Heart Center annual retreat

Once every year, non‐emergent patient care is paused for 4 hours, and the entire Heart Center participates in a “retreat” – in reality on site at TCH. During these retreats, a theme is prepared, and after Heart Center leadership presentations, speakers from the Heart Center, or outside speakers make presentations followed by questions and comments from the audience. Once again, all Heart Center members at any level of seniority are encouraged to ask questions and make comments, for the benefit of the entire group. Some annual retreat themes have included: improving communication across silos, integrating teams and processes, transparency, psychological safety, shared decision‐making, patient/family experience, partnerships with external providers, and shared common purposes [15, 16]. In the pre‐pandemic era, several hundred people gathered in a large auditorium and enjoyed well‐prepared content, for example, presentations on psychological safety from a well‐regarded Rice University School of Business professor with substantive research in this area (Figure 4.9). In the current pandemic era, this activity is conducted by videoconference; with participants encouraged to write questions, or ask live if they prefer.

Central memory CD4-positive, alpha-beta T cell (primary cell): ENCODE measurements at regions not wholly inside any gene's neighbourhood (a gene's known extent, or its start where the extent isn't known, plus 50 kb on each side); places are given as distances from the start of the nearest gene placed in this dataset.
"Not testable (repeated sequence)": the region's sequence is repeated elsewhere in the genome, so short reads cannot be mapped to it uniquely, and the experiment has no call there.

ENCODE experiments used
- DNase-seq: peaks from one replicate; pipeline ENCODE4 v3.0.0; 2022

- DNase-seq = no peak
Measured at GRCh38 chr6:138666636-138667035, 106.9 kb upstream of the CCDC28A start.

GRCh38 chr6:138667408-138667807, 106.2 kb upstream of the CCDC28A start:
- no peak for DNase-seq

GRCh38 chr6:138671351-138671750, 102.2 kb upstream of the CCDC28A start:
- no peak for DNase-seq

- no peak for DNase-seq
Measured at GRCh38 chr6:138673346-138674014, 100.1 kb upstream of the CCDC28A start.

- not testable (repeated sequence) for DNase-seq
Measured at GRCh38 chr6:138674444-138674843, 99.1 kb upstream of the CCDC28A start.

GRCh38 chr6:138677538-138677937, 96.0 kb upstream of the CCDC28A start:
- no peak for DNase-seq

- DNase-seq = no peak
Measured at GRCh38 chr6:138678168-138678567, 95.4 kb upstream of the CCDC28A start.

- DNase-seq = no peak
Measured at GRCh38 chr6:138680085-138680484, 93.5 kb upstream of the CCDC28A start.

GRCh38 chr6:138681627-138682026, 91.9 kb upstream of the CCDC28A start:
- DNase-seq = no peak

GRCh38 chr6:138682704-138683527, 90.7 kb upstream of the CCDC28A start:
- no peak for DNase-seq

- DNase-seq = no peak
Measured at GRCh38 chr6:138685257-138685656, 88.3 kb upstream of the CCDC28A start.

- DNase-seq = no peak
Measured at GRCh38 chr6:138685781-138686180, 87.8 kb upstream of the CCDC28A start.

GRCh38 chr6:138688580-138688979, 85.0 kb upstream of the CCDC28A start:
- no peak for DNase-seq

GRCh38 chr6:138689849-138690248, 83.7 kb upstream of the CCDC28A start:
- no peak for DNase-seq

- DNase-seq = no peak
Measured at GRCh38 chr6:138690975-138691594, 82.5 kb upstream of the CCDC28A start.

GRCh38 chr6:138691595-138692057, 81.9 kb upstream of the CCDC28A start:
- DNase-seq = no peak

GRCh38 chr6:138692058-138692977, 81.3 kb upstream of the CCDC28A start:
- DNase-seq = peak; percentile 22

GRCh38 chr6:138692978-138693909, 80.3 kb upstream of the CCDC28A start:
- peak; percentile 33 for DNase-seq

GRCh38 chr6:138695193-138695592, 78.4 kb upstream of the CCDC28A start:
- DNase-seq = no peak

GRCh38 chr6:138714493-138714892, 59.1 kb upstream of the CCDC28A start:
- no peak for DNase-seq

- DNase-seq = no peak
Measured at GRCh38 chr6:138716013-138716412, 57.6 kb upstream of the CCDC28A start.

Schematic illustration of Texas Children’s Hospital Heart Center Multidisciplinary Conference Schedule.

Figure 4.7 Texas Children’s Hospital Heart Center Multidisciplinary Conference Schedule.

Schematic illustration of slide from recent TCH Heart Center Town Hall in the COVID-19 pandemic era.

Figure 4.8 Slide from recent TCH Heart Center Town Hall in the COVID‐19 pandemic era.

Photo depicts TCH Heart Center Retreat in the pre-pandemic era with an outside speaker presenting his research on team functioning in healthcare.

Figure 4.9 TCH Heart Center Retreat in the pre‐pandemic era with an outside speaker presenting his research on team functioning in healthcare.

Anesthesiologist involvement in patient care and leadership activities